Once upon a time, in a little urban cottage, lived a peri-menopausal woman and her adolescent daughter. The daughter liked to wear black. Her mother liked to wear green, blue, and brown, the colors of the earth. They were both somewhat lonely, though not horribly so, because they had each other and the two tails. (We’ll come back to the tails in a moment.) You see, the woman’s prince charming had turned back to a frog after twenty years of marriage and left to be with a younger woman. (That’s all I’m going to say about that, lest I seem bitter.)
The two tails were attached to two dogs. One was a big golden boy with the heart of a lion. His tail looked like a plume and would often catch things like leaves, twigs, and Christmas tree ornaments. The other was a mongrel of medium size whose tail was brown and long with a white tip at the end. The woman and her daughter both loved the dogs and their tails that wagged easily when the humans came home from a hard day at the office and the classroom.
The woman met other princes who were not princes at all. One was a creepy old toad who briefly appeared confident and smart, but alas, he had way too many demons running around in his head and would not even try to slay them. The other was better, with a big smile. He seemed like the court jester at first, but sometimes he could be, shall we say, contrary. Too contrary. And he was not a good fit.
The woman decided that maybe she was better off with just the two dogs with their plumey and tippy tails. They were not much trouble and better company than the men who had courted her. But she sometimes still wished for a partner, a knight in shining armor who would not turn out to be a frog. Someone who would be a good fit. At the top of her list was that he MUST LOVE DOGS.
Well, right around the time her daughter graduated from high school, she got a message from her old flame, from long, long ago and far, far away. He found her again when the time was perfect. The old flame, as it turned out, loved dogs! He had three dogs each with their own special tail. One was shy and neurotic and shook every time it thundered. His tail was black and shaggy with white on the end. One was a tall hound, obsessed with food. Her tail did not wag much because she had been traumatized at an early age, before the man rescued her. But later, she became a happy tail-wagging hound, especially at dinner time. The other dog was “Beep the Horrible.” She loved the man so much, she would tear things up when he left. She did not want to share him at first. Her tail was short but could wag fiercely.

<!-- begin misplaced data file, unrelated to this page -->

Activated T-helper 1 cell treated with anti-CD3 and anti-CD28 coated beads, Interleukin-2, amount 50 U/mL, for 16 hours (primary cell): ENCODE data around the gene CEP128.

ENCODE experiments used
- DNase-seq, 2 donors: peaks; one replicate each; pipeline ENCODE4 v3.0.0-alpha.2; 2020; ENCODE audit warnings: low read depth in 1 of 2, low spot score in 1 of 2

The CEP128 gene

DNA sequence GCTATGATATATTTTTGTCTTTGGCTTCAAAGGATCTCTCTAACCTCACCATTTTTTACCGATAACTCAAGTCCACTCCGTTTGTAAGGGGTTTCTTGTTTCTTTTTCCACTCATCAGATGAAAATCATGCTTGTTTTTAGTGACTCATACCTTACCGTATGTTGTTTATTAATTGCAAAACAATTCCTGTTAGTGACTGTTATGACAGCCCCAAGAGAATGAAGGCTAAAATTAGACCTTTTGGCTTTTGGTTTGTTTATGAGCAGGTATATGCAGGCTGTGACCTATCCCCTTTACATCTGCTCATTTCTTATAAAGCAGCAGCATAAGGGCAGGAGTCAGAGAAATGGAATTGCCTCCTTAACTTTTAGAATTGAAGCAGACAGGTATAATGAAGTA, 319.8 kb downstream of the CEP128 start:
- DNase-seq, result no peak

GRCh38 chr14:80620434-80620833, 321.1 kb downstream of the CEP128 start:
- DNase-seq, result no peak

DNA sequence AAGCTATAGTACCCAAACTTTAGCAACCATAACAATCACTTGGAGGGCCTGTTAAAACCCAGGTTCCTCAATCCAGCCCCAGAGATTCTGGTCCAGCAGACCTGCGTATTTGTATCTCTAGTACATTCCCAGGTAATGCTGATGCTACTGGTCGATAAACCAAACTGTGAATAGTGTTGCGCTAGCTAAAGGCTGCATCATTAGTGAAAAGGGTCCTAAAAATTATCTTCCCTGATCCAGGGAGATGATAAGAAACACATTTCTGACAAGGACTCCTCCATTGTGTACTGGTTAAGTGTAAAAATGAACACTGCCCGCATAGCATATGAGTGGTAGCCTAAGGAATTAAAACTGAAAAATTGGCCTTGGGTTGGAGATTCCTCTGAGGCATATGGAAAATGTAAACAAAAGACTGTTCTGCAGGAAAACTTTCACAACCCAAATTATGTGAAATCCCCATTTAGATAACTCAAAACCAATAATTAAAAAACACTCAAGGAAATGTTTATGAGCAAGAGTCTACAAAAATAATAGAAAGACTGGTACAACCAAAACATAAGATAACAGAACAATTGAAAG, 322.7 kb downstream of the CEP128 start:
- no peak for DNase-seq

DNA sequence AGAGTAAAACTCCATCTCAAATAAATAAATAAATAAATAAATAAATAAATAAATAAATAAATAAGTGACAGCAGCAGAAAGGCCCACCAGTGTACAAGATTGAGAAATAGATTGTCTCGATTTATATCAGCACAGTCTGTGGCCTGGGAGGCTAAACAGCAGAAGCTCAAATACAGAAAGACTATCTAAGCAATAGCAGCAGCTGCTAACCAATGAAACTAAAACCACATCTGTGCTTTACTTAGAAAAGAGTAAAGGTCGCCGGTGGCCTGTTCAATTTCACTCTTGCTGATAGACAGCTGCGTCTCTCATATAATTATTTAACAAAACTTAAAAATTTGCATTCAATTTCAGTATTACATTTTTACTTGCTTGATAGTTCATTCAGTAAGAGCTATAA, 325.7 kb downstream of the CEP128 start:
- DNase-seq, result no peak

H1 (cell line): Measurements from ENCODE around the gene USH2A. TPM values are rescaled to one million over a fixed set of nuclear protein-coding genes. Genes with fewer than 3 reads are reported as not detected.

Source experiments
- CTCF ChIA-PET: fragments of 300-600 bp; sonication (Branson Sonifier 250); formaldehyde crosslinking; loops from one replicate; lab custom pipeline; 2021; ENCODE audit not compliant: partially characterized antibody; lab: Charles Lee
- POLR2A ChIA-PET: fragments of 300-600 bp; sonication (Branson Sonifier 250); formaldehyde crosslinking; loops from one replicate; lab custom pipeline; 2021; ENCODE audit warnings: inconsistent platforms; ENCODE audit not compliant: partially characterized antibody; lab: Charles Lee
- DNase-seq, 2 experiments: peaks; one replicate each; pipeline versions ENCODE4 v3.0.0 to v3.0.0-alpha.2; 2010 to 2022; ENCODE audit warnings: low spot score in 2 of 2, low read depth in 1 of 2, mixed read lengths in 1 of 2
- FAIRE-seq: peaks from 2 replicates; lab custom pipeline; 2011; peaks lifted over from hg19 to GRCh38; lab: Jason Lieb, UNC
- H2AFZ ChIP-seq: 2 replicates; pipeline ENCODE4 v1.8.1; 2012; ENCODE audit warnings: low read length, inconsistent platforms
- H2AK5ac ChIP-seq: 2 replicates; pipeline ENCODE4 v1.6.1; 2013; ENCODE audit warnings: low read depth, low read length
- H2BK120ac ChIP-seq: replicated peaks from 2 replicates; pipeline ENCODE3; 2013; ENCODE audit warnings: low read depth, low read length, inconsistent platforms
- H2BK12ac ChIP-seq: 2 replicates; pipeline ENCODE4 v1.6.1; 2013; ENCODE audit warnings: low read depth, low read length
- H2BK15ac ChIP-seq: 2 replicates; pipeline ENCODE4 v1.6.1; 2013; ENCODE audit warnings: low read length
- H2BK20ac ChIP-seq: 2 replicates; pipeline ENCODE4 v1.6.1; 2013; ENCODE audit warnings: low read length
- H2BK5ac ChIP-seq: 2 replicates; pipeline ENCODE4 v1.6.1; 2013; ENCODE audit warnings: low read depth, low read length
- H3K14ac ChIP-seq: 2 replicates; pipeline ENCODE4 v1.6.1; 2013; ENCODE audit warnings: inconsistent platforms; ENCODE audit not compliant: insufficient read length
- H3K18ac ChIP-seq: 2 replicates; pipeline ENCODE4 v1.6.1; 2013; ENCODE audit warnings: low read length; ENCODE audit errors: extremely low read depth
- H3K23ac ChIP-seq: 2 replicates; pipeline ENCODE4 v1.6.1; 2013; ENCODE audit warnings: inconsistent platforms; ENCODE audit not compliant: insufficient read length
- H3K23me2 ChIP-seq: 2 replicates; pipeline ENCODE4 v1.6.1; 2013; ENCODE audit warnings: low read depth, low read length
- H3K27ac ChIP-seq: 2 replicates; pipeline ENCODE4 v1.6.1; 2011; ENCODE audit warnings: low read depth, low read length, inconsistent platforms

When the old flame and his dogs came to live with the woman, after an appropriate and romantic courtship, the dogs did not all get along well. But walking together as a pack and vigilance at mealtimes, eventually brought the blended family together. “Beep the Horrible” fell in love with the adolescent daughter. The woman and her old flame, who really was her knight in shining armor, got married and lived happily ever in the little urban cottage with their five dogs with wagging tails.
If you’d like to read the full-length version of this story, buy my book! Or enter to win a free Kindle e-book in Goodreads Giveaways Feb. 12 – Feb. 20. Stay tuned for details!
Today’s prompt for the Saturday’s Stream of Consciousness was to tail/tale. For more tales of the Stream of Consciousness kind, visit Linda’s blog at:
Here are the rules:
1. Your post must be stream of consciousness writing, meaning no editing, (typos can be fixed) and minimal planning on what you’re going to write.
2. Your post can be as long or as short as you want it to be. One sentence – one thousand words. Fact, fiction, poetry – it doesn’t matter. Just let the words carry you along until you’re ready to stop.
3. There will be a prompt every week. I will post the prompt here on my blog on Friday, along with a reminder for you to join in. The prompt will be one random thing, but it will not be a subject. For instance, I will not say “Write about dogs”; the prompt will be more like, “Make your first sentence a question,” “Begin with the word ‘The’,” or simply a single word to get your started.
4. Ping back! It’s important, so that I and other people can come and read your post! For example, in your post you can write “This post is part of SoCS:” and then copy and paste the URL found in your address bar at the top of this post into yours. Your link will show up in my comments for everyone to see. The most recent pingbacks will be found at the top. NOTE: Pingbacks only work from WordPress sites. If you’re self-hosted or are participating from another host, such as Blogger, please leave a link to your post in the comments below.
5. Read at least one other person’s blog who has linked back their post. Even better, read everyone’s! If you’re the first person to link back, you can check back later, or go to the previous week, by following my category, “Stream of Consciousness Saturday,” which you’ll find right below the “Like” button on my post.
6. Copy and paste the rules (if you’d like to) in your post. The more people who join in, the more new bloggers you’ll meet and the bigger your community will get!
7. As a suggestion, tag your post “SoCS” and/or “#SoCS” for more exposure and more views.
8. Have fun!